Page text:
Talk about a foolish new fetish! Since most conifers are sun-lovers, my yard (a haven for plants that love dry shade and poorly drained clay) is an inferior location for indulging my new fascination for these groovy gymnosperms.
So that’s the first problem.
Second, these specimen conifers are very expensive. I really shouldn’t be putting off replacing my broken garbage disposal just so I can drop $79 on a 3-gallon Pinus parviflora.
Third, if I acquire too many dwarf and/or variegated conifers, I am afraid my garden will begin to take on the dreaded “Disneyland Effect” much scorned by serious designers. After all, a garden filled with stiff, fussy specimen conifers is basically the outdoor equivalent of your granny’s cabinet of Precious Moments figurines.
I already have a dangerous affection for plants with unnaturally hued leaves. White or gold margins? Yes please! Chartreuse foliage? I’m in love! Gold speckles? Don’t mind if I do! (The exceptions are Golden Euonymus, which scorches my corneas, and ‘Crimson King’ Norway Maple, the World’s Most Depressing Tree.)
But so far, my taste for variegated/colored foliage hasn’t made my garden look too tacky. For example, my Light o’ Day hydrangea (white variegation) is clear on the other side of the yard from my Golden Dream Boxwood (gold variegation), so they don’t clash too hard. That could change, though, if I start hitting the specialty conifer websites as feverishly as I have been this weekend.
It’s these dwarf Pinus parviflora, especially, that have me enraptured. They come in all manner of colors and forms, from squat little muffins to windswept sculptures. Some have needles flecked with gold or cream, some are a lovely bluish-green, many are wonderfully twisted.
Anyway, let’s hope I’m able to keep my new conifer obsession in check before I break my bank account and turn my garden into a giant curio cabinet.
I think you’ve nailed the variegated rule – a few can be ‘in your face’ and light up your life from a distance, but you can sneak in a few others that don’t really look variegated until you get close enough to see the pretty little white stripes or teeny-weeny lemon-yellow polka dots. And who could resist a squat little muffin?
I didn’t actually nail the Great Variegation Axiom in my post, but you just did. Thanks, Catherine!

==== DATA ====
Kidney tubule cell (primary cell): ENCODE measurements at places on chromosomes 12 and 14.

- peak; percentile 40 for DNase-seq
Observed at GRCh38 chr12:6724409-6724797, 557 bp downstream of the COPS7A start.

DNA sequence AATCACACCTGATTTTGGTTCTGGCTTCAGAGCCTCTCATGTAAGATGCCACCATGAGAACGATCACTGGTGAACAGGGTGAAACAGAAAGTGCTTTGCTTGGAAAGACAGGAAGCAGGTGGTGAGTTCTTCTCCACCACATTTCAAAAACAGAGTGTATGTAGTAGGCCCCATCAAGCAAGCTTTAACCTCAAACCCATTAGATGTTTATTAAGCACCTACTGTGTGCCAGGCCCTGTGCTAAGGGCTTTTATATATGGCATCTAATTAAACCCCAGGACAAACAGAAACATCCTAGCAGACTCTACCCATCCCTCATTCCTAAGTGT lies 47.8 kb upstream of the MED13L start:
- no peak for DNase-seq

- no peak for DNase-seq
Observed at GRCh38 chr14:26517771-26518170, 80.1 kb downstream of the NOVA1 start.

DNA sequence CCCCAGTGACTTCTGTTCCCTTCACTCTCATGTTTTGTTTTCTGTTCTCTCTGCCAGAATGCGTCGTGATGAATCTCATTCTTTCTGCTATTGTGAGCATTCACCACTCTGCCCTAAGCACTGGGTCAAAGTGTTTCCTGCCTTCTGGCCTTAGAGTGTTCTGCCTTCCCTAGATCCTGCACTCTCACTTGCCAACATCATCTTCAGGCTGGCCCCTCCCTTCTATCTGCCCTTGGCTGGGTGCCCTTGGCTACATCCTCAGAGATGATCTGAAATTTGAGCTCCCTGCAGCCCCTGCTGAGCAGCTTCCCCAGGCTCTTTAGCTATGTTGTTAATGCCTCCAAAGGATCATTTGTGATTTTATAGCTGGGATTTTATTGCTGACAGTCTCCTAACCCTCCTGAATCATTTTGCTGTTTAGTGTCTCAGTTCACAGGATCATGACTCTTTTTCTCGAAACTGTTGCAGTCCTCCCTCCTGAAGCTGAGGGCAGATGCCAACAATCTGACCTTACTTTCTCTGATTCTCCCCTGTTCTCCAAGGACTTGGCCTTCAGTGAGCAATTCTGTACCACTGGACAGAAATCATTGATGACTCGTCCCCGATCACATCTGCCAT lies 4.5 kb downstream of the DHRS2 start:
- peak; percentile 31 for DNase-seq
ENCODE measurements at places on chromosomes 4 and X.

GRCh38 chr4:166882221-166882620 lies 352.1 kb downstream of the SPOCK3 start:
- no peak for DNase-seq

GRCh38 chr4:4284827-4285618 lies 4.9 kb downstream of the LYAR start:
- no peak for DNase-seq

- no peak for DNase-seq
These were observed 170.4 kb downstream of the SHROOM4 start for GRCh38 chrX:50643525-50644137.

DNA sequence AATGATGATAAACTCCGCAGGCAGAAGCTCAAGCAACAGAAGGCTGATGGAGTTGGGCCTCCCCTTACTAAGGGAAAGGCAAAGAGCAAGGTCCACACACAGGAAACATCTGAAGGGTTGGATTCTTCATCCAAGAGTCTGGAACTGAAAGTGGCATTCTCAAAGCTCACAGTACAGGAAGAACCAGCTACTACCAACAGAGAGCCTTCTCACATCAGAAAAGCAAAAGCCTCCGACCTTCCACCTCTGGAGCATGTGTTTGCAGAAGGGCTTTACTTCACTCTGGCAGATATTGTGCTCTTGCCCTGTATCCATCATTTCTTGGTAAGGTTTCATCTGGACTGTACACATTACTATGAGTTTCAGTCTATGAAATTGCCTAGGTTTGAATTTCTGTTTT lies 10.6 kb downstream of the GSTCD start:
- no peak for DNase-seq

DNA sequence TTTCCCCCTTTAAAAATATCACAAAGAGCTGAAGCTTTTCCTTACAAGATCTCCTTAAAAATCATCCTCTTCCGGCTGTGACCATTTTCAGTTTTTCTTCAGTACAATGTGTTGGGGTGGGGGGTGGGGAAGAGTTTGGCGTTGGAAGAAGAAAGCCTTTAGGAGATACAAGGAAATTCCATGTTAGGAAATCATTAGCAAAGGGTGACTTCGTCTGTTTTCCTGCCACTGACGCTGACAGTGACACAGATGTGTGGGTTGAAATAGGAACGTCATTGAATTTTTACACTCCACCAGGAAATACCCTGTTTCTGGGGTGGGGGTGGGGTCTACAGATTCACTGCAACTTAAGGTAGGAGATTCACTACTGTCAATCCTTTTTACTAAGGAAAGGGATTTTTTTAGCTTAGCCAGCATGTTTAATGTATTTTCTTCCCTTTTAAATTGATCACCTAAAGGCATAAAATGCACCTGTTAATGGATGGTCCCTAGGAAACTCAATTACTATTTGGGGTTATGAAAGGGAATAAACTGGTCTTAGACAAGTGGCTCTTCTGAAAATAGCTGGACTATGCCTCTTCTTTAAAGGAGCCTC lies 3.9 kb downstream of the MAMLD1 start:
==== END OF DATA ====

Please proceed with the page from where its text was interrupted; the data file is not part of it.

Sounds like you’re still having fun with plants. That’s a great thing!
It definitely helps pass the time. :o)
Well, you’ve taken the first step by admitting there’s a problem. Have you looked into any 12 step programs? Perhaps take up a really wholesome hobby, like Midwestern grasses and wildflowers?
Funny you reference the 12 step program, because my first idea for a title was going to be Variegated Foliage Anonymous.
Have you considered taking up bonsai? I’m actually not a conifer lover, but that P. parviflora is pretty cute.
Cindy, my husband gave me a bonsai ficus several years ago and I killed it within months, so I think it wouldn’t be a great idea. Despite my affection for these dwarf conifer specimens, I think I’m mostly a “Big Picture” gardener and not meticulous enough to be good at bonsai.
Your writing style always makes me smile. You are smooth and funny. Conifers? I say go for it. They are rather cute. 🙂
“The romance author for people who don’t generally read romance.”
If you start a compost pile, you won’t need that garbage disposal. 😉
you’re a better woman than I, Abby. I just can’t bring myself to scrape wet food scraps out of the kitchen sink.
The Disneyland effect – that’s my problem precicely. That and the contorted windswept sculptures I like so much don’t really match the cottage style I have elsewhere. So far I have identified one spot I am considering for, coincidentally a tamina no yuki just like you pictured, but I’m still debating whether a nice astilbe might really fit better, even if it’s less exciting.
Oh, no, definitely go for the tamina no yuki, cottage-scheme be damned!
You could solve the curio cabinet problem by grouping your curio-pines in one area and calling it a pinetum, which is a valid specific approach in a botanical garden or arboretum. I love the amazing variety of conifers, too. But I have no space for more than maybe one, which is probably just as well…